Freeman

ARTICLE

Blue Whales and Growth in Government

OCTOBER 01, 1981 by DWIGHT R. LEE

Dwight Lee is Associate Professor of Economics, Center for Study of Public Choice, Virginia Polytechnic Institute and State University.

The blue whale is being driven toward extinction and the federal government is spending far too much of our nation’s wealth. The connection between these two problems may not be immediately obvious. But if you believe that blue whales have been slaughtered excessively (and they have), then logic also compels you to see the need to limit the growth in government. Too many blue whales have been killed and the government has grown too large because both the blue whale and the government provide opportunities for some people to receive benefits by imposing costs on others.

From an initial population of approximately 200,000, it is estimated that fewer than 6,000 blue whales are still living. The costs of killing another blue whale include the benefits sacrificed by reducing their future availability still further. But even though all whalers would like to see more whales live to bear young and increase in size, each knows that the whale he does not harpoon today will probably be harpooned by someone else tomorrow. The whaler who harpoons now gets all of the benefits but suffers only a small share of the cost resulting from fewer whales in the future. Most of this cost is spread over others.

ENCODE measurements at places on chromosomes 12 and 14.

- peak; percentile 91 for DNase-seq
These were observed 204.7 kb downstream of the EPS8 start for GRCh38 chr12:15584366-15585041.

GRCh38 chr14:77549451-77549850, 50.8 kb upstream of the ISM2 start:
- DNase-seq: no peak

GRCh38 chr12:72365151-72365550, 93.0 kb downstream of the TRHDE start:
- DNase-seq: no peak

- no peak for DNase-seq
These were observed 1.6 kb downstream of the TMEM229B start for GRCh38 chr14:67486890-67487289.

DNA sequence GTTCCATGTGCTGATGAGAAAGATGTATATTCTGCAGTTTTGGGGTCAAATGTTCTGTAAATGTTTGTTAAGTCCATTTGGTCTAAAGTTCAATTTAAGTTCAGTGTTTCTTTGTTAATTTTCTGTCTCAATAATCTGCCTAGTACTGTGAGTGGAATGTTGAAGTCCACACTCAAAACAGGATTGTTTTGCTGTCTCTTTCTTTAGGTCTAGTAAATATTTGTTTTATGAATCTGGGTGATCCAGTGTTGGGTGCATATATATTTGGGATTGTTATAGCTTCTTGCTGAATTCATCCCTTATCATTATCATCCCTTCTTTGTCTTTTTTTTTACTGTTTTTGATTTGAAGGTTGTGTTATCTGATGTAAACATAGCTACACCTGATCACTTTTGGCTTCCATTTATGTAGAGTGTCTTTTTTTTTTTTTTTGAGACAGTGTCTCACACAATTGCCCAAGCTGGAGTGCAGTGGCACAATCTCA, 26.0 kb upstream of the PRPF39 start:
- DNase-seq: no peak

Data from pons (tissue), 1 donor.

Of course each whaler also loses from the excessive harpooning of others. But this loss would only be greater to the individual whaler who reduced his own harvesting. The incentive is for each to continue killing whales as rapidly as possible even if this means the eventual extinction of a majestic species.

A very similar situation exists when special interest groups capture benefits from government spending. Many government programs convey benefits to specific groups by spreading costs over all taxpayers. Farm subsidies, Amtrak subsidies, urban development programs, and the Chrysler bailout are but a few examples. Federal spending on programs of this type has been increasing at an alarming rate. Programs which serve the primary purpose of simply transferring wealth from one group to another are taking approximately $350 billion of the Federal budget in fiscal 1981. This is more than the entire Federal budget in 1975.

All special interest groups may be aware of the tremendous burden that comes from rapidly enlarging the size of government. But each group also knows that passing up an opportunity to expand its favorite program will merely make it easier for other special interest groups to expand theirs. The motivation is for each to continue pressuring the government to spend more even if this means the eventual collapse of the economic productivity that supports all government spending. And there should be no mistake about it. Just as the blue whale can be driven to extinction by excessive harvesting so can our economy’s productivity be extinguished by excessive government.